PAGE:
BANGKOK — New DNA tests show that prehistoric Thais in the northeast came from southern China, while Mon and Khmer people inhabited that region prior to their arrival.
Confirming what had been understood for the first time through DNA testing, Thammasat University Professor Samerchai Poonsuwan presented the test results Monday. The professor of sociology and anthropology and his team analyzed prehistoric bones found in northeastern Thailand and compared them to Thai-speaking people in southern China.
Results showed that the ancient Thais shared DNA with people in southern China, contradicting early history texts that claimed they had traveled south from the Altai mountain range in Central Asia around the borders of Russia, China, Mongolia and Kazakhstan.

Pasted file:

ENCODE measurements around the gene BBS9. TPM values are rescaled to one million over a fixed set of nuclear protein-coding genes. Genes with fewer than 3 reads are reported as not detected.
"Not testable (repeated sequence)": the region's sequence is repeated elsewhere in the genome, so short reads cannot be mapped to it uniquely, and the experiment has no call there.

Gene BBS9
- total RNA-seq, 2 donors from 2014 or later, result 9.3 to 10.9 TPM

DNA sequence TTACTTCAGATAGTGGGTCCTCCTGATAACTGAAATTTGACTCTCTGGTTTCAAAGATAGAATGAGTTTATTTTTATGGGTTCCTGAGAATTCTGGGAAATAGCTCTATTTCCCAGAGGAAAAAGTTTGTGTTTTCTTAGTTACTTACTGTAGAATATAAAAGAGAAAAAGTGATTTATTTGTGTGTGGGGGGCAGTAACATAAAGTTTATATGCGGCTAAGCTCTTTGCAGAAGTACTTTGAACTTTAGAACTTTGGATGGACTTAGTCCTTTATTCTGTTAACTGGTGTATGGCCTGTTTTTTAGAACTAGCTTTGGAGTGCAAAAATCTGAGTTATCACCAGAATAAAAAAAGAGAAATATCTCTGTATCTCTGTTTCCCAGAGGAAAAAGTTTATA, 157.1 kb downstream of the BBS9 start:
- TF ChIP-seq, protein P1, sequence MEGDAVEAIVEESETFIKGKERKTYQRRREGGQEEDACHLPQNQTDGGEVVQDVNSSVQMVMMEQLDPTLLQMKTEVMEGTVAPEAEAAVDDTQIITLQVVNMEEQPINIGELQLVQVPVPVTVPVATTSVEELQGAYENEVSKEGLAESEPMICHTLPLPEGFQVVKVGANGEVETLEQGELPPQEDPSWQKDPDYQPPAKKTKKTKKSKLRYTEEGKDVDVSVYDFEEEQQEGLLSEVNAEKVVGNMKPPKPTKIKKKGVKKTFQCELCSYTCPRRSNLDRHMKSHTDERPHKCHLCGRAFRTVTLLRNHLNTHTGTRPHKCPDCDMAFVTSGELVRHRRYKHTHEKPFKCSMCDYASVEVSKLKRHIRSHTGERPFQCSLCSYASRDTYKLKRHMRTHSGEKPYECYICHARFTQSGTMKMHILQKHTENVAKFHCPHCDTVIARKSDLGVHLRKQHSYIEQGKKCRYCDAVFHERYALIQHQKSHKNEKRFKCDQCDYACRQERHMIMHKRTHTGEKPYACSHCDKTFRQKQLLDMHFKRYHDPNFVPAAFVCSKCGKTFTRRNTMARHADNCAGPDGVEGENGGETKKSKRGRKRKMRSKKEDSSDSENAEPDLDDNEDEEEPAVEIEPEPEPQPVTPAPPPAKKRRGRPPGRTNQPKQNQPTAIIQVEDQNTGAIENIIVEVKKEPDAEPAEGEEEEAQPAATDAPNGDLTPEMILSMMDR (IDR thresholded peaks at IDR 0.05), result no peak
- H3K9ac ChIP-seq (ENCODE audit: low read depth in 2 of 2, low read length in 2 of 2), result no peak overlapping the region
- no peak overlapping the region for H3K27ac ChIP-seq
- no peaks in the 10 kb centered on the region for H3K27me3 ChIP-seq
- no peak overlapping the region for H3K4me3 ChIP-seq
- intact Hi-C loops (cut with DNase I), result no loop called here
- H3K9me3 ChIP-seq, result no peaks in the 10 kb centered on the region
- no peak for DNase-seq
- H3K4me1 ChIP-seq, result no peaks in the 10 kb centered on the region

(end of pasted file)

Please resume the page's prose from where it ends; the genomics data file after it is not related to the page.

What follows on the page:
While the theory has long been discredited, the DNA results offered the first scientific proof of the theory of Chinese provenance.
“We took skeletons of prehistoric people in the northeast that are about 2,000 to 3,000 years old and extracted their DNA for the first time,” he said. “Twenty-six samples of 100 were taken from the Moon River basin area. The DNA links show they likely came from the south of China not long ago.”
He said they arrived to the area after it had been populated by other groups.
The earlier inhabitants, Samerchai said, were Austro-Asiatic speaking people such as Mon and Khmer who predated the migration from Southern China.